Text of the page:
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TAU Study: The Nature of an Experiment Largely Determines Its Result

A new study conducted by researchers from Israel’s Tel Aviv University seems to show that experiments conducted by scientists may very well cause their own results. In other words, the methods utilized by scientists might affect the very outcome of their experiments.

Talk about confusing cause and affect! People make this mistake all of the time. They mistake coincidence for causality. For example, someone may have taken an aspirin every day during the Covid pandemic and never contracted the Coronavirus. This person may then mistakenly believe that aspirin protects against the virus, but clearly there is no evidence to suggest any connection.

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For a scientific experiment to be valid, many rules must be followed. For example, when testing a new type of medication or procedure, doctors will conduct a double blind study. This means that half of the participants in the study will be treated with only a placebo and neither the doctors nor the subject in the experiment know who is receiving the medication being tested and who is not.

In this way, the researchers will be able to adequately determine if the responses exhibited by the participants are true or not.

There are also rules governing the minimum number of participants in a study and the variety within their demographic makeup. And as any honest scientist will tell you, no such study is 100% accurate as there are often positive results that are only later shown to have been false.

But as the saying goes, “you’re only human.” People are not only fallible, but they may also be guilty of unconscious biases that affect the very nature of their research studies.

In making their determination, Tel Aviv University researchers reexamined 412 previously conducted experiments using artificial intelligence, and found that scientists’ methodological choices actually determined the result of the experiment – so much so that an algorithm allowed them to predict which theory would be supported by each experiment with 80% success.

In neuroscience, there are currently four leading theories trying to explain how conscious experiences arise from neural activity. In this unique study, researchers reexamined hundreds of experiments that support contradictory theories.

The study shows that the inconsistencies in the experiments’ findings are mainly due to methodological differences – that is to say, to a great extent the form of the experiment – or the methodological choices made by the researchers – predetermines its results.

In other words, scientists may not even be aware that their biases affect their studies. It is bad enough when it is discovered that the results of a study were falsified by someone deliberately. This was the case when a researcher claimed to have found a connection between the vaccination of children for many diseases and the development of autism. Even though the guilty party admitted that he faked his research, to this day countless people still believe the myth that vaccinations cause autism or some other illnesses.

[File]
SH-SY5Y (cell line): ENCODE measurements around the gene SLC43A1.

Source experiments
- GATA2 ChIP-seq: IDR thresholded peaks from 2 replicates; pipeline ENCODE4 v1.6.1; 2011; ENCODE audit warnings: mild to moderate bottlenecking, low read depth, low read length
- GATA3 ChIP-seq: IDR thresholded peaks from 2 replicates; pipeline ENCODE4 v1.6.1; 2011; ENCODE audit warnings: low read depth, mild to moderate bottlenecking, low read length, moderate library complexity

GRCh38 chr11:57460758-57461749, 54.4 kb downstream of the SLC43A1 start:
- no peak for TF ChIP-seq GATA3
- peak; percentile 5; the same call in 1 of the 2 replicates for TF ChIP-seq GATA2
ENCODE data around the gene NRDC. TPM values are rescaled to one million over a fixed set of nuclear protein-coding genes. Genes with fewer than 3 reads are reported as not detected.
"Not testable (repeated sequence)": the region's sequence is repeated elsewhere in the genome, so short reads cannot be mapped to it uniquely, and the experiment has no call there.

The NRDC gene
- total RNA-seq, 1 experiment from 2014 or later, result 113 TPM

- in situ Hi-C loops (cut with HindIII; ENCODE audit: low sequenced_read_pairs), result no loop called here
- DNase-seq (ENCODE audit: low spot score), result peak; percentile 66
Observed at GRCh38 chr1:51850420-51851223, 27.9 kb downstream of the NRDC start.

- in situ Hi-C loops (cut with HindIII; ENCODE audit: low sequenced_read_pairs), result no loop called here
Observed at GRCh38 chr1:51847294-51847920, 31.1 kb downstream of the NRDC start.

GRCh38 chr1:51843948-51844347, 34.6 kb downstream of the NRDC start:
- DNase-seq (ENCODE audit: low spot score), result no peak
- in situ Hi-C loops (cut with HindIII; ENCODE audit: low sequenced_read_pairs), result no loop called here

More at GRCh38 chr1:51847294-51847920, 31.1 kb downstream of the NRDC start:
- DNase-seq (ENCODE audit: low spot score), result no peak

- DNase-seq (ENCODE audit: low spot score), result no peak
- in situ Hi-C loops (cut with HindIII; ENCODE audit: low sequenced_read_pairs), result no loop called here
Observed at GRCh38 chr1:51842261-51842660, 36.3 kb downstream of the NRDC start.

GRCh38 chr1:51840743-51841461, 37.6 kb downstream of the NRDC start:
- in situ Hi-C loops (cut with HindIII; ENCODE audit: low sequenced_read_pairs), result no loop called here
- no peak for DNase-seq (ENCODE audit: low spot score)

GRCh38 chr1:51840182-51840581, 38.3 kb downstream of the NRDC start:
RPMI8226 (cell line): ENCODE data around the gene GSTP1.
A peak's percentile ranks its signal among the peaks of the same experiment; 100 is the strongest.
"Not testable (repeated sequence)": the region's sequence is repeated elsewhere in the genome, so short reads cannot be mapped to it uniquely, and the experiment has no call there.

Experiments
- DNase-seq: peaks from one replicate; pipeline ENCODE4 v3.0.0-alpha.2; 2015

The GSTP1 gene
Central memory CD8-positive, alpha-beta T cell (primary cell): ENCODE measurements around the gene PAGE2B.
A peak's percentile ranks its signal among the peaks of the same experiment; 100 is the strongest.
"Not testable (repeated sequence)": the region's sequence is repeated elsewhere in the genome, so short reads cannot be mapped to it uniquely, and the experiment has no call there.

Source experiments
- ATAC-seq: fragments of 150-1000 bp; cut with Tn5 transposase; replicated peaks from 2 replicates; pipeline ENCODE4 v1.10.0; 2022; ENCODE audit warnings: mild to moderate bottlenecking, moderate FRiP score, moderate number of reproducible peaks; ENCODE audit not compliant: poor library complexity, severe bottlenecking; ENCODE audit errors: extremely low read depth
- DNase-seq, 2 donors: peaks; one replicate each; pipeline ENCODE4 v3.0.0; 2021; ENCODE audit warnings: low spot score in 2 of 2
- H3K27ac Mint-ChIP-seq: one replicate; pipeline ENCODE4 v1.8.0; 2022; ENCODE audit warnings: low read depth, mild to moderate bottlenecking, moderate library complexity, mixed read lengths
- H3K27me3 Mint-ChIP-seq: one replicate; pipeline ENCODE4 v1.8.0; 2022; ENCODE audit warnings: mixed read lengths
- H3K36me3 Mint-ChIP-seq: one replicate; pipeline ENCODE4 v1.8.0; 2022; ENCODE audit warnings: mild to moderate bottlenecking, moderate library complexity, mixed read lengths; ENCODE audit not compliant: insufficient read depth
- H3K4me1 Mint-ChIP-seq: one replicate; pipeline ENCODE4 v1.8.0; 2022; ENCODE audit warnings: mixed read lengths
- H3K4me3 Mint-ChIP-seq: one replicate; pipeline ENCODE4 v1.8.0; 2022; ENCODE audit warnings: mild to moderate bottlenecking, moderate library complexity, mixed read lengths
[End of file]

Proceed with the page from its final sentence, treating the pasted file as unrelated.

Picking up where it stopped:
The surprising study was conducted by Prof. Liad Mudrik and Itay Yaron of Tel Aviv University’s School of Psychological Sciences, Sagol School of Neuroscience and Cukier-Goldstein-Goren Center for Mind, Cognition and Language, in collaboration with Prof. Lucia Melloni of the Max Planck Institute in Germany and Prof. Michael Pitts of Reed College in the US. The study was published in the journal Nature Human Behavior.

“The big question is how consciousness is born out of activity in the brain, or what distinguishes between conscious processing and unconscious processing,” Prof Mudrik explains. “For example, if I see a red rose, my visual system processes the information and reports that there is a red stimulus in front of me. But what allows me – unlike a computer for example – to experience this color? To know how it feels? In recent years, a number of neuroscientific theories have been proposed to explain how conscious experience arises from neural activity. And although the theories provide utterly different explanations, each of them was able to gather empirical evidence to justify itself, based on multiple experiments that were conducted. We reexamined all these experiments, and showed that the parameters of the experiment actually determine its results. The artificial intelligence we used knew how to predict with an 80% success rate which theory the experiment would support, based solely on the researchers’ methodological choices.”

There are currently four leading theories in the study of consciousness – and they provide contradicting predictions about the neural underpinnings of conscious experience. The Global Neuronal Workspace Theory maintains that there is a central neural network, and when information enters it, it is being broadcasted throughout the brain, becoming conscious.

The Higher Order Thought Theory claims that there is a higher order neural state that ‘points’ at activity in lower-level areas, marking this content as conscious. A third theory, called Recurrent Processing Theory, claims that information that is reprocessed within the sensory areas themselves, in the form of recurrent processing, becomes conscious. And finally, a fourth theory – Integrated Information Theory – defines consciousness as integrated information in the brain, claiming that the posterior regions are the physical substrates of consciousness.



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